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The Multifarious Faces of Sikhism throughout Sikh History
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Sant Nirankaris cont'd

The former S.G.P.C. Akali, and experienced politician Jail Singh, decided the best way to break up the S.G.P.C. Akali Dal/Bhartiya Jang Sang coalition was to wean the Sikh support away from the S.G.P.C. Akalis by propping up a another man. According to all independent sources, the man Jail Singh chose for this task was ‘Sant’ Jarnail Singh Bhindrawala.

Jail Singh
Jail Singh (left) greeting Gurbachan Singh (center) and his wife

Jarnail Singh always vehemently denied he had any association with the Congress or any political party yet, the historian Patwant Singh comments:

The person chosen for the role was Jarnail Singh Bhindranwala, a seminary preacher with a considerable knowledge of the Sikh scriptures. Seen at the outset as devout Sikh and man of God, he was built up without his knowledge - with all the Brahmnical subtlety and skill perfected over millennium into a charismatic leader who eclipsed the Akalis by utterances more fiery than their own: whose larger than-life image was repeatedly projected through cannily manipulated press, radio and television. It came to appear as if he represented the aspirations of all Sikhs, though millions of them had no interest in him or the Akalis.’
‘The Sikhs’, by Patwant Singh Pa.232

Jaila played his clever card to destroy the Akali Dal/Bhartiya Jang Sang coalition by encouraging the Sant Nirankaris to hold a convention in Amritsar. This in turn gave Jarnail Singh a weapon with which to potentially smash the Akali Dal/Jang Sang coalition. Jaila was fully aware that the Sant Nirankaris were considered a heretical Sikh sect and perceived by most Sikhs as a enemy of Sikhism. When Sant Nirankaris asked the Punjab government permission to hold the convention in Amritsar, this put the Akali Dal in a predicament.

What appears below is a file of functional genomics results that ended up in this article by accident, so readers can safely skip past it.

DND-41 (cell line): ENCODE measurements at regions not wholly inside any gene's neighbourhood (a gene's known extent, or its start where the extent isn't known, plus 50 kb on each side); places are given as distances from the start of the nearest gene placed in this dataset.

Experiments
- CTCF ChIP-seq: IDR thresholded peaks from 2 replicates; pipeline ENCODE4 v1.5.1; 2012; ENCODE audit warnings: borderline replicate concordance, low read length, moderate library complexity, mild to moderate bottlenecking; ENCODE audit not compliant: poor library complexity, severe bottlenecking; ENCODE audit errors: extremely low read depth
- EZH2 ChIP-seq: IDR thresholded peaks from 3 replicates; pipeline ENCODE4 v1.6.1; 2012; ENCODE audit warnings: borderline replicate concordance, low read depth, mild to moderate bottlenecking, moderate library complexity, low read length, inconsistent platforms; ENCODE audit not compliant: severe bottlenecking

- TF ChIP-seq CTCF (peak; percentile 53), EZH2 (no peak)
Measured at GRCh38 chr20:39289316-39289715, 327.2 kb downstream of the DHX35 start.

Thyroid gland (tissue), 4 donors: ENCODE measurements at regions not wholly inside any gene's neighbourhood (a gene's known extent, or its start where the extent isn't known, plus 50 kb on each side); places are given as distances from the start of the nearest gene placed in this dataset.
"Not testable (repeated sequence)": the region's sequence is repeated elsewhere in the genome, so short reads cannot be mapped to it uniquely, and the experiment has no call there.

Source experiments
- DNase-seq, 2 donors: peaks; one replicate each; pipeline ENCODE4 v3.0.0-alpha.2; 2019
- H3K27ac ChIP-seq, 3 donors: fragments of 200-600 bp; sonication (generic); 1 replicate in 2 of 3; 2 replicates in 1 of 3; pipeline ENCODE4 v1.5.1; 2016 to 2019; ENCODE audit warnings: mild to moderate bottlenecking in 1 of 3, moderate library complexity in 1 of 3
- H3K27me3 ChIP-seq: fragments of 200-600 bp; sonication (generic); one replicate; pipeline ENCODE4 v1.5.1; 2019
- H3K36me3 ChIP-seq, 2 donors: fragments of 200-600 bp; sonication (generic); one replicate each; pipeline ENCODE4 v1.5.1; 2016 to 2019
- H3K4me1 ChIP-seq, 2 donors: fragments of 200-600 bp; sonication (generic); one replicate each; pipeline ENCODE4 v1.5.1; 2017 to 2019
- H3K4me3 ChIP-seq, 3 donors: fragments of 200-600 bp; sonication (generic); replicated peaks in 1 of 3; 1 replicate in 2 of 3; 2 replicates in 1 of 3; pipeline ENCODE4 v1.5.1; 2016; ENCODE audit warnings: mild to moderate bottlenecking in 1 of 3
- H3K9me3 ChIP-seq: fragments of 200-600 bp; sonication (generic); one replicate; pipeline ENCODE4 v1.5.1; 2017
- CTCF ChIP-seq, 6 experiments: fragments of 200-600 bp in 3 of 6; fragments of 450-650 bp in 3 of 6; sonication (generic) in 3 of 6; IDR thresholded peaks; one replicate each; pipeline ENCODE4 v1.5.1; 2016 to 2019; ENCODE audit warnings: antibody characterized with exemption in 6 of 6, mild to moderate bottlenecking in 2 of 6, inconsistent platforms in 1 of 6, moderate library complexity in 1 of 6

Jarnail Singh Bhindrawala
Jarnail Singh (holding the arrow) accompanied by Harchand Longowal

The Sant Nirankaris had strong intercaste links with the Jang Sanghias. By refusing the Sant Nirankaris permission to hold the convention, the Akali Dal would risk a bust up with the Jang Sanghias. On the other hand, if the convention went ahead the Sikhs would be upset. Jaila had played his card well and the Akali Dal decided to let the convention go ahead and weather the storm of Sikh protest.

On 13th April 1978, the Nirankari convention took place in Amritsar. A fanatical agricultural inspector named Fauja Singh, affiliated with the Akhand Kirtani Jatha and Bhindrawala marched through the streets of Amritsar to confront the Sant Nirankaris. They saw it their duty to stop what was in their eyes anti-Sikh preaching, however, along the way Bhindrawala and a few of his close associates slipped away. For this act, Bibi Amarjit Kaur, Fauja Singh’s wife and head of Babbar Khalsa called Bhindrawala a coward.

Fauja Singh
Fauja Singh and his wife, Amarjit Kaur

That day, 12 Sikhs including Fauja Singh and 3 Sant Nirankaris died in the ensuing clash. The 12 Sikhs were immediately declared as martyrs by Akhand Kirtani Jatha (A.K.J.), and Samparda Kartar Singh Sikhs (known popularly as ‘Dam Dami Taksal’). This situation presented Sanjay Gandhi and Jail Singh a with a potential political disaster.

Gurbachan Singh
Gurbachan Singh with Sri Atal Bihari Vajpayee (who was at the time the Prime Minister of India)

The Congress Party began to whip up anti-Sant Nirankari sentiments amongst the Sikhs via their Congress-controlled Sikh temples in Delhi. Not wishing to alienate their coalition partners, the S.G.P.C. Akalis tried to play down the Sant Nirankari incident in Punjab. The Congress-held Gurdwaras in Delhi promoted Bhindrawala as a hero of the Sant Nirankari incident.

Meanwhile the Sant Nirankaris had their court case moved from Punjab to neighboring state of Haryana because they felt that in Punjab they would not get a fair hearing.

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